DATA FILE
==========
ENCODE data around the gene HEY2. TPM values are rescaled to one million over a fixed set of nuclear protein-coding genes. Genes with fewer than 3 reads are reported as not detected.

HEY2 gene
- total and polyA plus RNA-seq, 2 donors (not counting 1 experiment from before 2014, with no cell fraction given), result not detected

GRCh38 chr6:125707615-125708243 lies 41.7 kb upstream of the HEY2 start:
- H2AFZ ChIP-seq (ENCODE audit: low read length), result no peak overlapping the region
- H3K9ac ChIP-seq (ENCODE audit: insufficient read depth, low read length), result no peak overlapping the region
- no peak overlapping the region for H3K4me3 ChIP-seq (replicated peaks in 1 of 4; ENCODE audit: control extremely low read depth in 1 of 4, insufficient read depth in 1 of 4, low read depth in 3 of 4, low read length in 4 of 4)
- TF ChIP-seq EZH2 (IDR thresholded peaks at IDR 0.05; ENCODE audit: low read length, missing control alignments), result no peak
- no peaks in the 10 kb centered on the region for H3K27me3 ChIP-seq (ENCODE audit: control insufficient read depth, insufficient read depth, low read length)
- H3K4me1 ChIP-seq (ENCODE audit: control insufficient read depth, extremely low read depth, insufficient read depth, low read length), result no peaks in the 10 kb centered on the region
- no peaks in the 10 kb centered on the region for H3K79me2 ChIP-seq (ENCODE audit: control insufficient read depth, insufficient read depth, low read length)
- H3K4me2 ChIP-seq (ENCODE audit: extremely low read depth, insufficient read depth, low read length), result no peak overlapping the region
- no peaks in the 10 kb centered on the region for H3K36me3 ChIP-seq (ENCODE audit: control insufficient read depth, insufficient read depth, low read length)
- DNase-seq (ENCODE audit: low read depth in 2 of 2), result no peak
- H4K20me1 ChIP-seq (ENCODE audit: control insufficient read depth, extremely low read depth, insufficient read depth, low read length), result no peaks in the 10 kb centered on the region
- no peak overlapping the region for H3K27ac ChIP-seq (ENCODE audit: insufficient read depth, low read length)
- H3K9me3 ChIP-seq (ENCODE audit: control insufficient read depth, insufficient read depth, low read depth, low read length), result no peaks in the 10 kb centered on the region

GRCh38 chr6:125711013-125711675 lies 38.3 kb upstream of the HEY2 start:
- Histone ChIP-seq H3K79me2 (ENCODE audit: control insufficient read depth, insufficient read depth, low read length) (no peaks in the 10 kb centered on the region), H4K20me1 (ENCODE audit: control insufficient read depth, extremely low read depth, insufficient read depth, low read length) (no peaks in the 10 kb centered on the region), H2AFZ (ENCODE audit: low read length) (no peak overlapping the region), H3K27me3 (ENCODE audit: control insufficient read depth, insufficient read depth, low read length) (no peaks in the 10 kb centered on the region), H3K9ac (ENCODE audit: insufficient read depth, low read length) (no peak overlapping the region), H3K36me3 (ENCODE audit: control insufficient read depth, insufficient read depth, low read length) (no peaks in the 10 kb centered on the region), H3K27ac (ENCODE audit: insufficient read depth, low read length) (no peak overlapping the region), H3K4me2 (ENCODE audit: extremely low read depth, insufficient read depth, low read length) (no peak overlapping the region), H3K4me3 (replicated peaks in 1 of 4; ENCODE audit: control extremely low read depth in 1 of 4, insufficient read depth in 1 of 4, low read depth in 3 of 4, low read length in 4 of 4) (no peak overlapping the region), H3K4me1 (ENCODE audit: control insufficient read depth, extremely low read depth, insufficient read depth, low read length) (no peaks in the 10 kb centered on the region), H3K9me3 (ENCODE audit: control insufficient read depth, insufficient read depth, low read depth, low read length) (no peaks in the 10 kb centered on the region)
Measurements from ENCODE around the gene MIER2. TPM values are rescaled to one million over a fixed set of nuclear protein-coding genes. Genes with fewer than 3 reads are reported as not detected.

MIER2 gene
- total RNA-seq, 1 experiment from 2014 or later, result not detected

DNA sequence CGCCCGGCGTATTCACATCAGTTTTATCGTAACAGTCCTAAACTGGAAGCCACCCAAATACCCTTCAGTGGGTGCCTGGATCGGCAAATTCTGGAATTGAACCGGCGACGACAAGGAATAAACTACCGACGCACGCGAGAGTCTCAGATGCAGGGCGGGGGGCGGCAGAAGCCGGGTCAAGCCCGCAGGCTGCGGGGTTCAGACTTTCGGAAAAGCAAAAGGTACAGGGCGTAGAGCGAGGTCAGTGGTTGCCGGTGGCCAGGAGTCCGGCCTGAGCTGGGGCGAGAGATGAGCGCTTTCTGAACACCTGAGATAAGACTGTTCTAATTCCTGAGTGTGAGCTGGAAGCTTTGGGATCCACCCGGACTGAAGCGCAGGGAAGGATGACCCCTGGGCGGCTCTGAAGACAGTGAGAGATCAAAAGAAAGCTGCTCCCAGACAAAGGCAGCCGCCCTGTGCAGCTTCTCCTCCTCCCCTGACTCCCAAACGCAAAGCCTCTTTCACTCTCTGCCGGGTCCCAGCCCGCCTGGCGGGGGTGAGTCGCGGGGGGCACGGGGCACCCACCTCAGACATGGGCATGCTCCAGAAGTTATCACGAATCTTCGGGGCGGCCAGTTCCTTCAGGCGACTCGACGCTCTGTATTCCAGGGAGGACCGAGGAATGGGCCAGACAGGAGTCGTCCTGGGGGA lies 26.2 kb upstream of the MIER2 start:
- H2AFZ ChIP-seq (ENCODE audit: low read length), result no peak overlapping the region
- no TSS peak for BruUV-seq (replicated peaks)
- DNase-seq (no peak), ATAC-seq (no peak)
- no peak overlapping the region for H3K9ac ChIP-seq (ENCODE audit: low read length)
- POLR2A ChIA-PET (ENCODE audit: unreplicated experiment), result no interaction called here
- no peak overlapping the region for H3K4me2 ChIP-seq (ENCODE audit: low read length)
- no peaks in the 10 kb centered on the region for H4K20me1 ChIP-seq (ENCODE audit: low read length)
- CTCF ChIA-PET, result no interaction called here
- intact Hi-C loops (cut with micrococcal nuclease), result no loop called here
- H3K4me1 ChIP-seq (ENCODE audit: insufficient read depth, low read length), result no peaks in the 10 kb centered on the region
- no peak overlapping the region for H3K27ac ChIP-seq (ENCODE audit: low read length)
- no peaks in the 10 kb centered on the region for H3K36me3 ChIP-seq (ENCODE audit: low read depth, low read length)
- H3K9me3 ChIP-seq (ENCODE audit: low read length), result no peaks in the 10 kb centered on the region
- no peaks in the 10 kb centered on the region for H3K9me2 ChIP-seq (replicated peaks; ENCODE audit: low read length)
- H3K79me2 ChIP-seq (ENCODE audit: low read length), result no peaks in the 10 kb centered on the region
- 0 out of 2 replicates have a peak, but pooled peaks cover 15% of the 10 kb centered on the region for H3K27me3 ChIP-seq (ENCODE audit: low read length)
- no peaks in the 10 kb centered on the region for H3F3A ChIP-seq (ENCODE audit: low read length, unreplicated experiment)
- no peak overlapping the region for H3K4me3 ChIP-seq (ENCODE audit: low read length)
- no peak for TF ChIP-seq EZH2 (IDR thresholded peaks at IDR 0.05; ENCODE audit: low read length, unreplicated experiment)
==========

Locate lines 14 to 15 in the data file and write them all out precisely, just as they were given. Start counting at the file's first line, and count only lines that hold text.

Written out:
- DNase-seq (ENCODE audit: low read depth in 2 of 2), result no peak
- H4K20me1 ChIP-seq (ENCODE audit: control insufficient read depth, extremely low read depth, insufficient read depth, low read length), result no peaks in the 10 kb centered on the region